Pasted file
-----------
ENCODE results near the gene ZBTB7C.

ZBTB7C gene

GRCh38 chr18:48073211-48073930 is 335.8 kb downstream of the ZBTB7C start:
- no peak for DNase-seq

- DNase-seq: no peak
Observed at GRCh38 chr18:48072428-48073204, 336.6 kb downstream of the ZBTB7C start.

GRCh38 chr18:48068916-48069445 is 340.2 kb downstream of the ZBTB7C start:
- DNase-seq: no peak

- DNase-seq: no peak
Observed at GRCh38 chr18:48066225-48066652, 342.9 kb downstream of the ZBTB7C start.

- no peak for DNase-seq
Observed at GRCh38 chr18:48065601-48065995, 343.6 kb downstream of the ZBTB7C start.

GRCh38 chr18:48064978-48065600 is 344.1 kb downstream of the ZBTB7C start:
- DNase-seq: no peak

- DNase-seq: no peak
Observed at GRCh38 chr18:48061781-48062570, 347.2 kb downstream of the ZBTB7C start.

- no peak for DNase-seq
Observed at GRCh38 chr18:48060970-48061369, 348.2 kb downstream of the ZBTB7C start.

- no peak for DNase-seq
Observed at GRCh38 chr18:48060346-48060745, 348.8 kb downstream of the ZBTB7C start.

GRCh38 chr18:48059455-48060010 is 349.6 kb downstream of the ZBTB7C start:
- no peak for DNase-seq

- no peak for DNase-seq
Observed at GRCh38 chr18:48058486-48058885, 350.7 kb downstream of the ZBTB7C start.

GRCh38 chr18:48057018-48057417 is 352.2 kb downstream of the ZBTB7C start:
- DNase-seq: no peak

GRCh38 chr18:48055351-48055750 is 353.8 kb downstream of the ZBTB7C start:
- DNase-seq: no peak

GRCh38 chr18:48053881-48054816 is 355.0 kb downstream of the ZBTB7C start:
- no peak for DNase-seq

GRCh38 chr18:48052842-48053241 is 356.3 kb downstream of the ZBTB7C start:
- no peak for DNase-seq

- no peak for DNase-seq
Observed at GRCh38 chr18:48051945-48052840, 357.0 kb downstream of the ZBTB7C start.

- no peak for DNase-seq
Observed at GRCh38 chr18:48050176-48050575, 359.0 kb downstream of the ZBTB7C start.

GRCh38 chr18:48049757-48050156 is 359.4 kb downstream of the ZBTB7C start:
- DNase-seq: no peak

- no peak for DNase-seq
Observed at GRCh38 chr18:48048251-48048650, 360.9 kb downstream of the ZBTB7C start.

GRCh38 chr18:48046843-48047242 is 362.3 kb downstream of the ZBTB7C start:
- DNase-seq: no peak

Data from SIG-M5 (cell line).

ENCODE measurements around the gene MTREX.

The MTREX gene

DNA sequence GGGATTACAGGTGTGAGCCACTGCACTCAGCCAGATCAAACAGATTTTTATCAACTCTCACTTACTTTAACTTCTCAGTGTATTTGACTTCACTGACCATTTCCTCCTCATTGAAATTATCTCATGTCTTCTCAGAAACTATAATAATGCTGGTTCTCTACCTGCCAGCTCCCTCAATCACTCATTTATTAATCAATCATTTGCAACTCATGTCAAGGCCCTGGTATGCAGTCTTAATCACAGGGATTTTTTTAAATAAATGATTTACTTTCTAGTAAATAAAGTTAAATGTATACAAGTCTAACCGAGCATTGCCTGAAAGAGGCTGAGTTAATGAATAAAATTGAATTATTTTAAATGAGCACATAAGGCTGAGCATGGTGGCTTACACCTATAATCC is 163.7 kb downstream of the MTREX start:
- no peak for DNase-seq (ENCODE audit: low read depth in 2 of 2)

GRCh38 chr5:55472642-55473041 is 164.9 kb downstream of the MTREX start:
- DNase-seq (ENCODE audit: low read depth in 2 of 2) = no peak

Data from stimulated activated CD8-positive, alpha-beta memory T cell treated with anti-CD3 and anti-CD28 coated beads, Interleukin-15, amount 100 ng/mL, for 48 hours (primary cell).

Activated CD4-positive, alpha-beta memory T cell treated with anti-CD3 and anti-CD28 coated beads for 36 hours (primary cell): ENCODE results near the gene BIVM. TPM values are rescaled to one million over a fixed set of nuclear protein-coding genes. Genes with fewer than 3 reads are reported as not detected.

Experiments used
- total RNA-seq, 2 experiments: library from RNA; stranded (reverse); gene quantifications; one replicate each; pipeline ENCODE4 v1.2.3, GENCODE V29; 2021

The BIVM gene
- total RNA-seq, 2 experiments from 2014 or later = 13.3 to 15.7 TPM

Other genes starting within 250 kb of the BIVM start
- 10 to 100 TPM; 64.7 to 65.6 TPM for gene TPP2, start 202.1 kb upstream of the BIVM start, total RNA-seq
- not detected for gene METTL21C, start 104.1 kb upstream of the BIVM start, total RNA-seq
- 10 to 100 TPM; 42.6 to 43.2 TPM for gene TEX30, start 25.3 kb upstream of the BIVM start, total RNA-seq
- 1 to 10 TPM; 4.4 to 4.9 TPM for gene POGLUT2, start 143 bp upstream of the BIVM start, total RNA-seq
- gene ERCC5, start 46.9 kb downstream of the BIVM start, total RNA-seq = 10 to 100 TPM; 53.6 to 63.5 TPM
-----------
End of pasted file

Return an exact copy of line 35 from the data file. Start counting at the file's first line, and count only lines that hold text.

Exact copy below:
- no peak for DNase-seq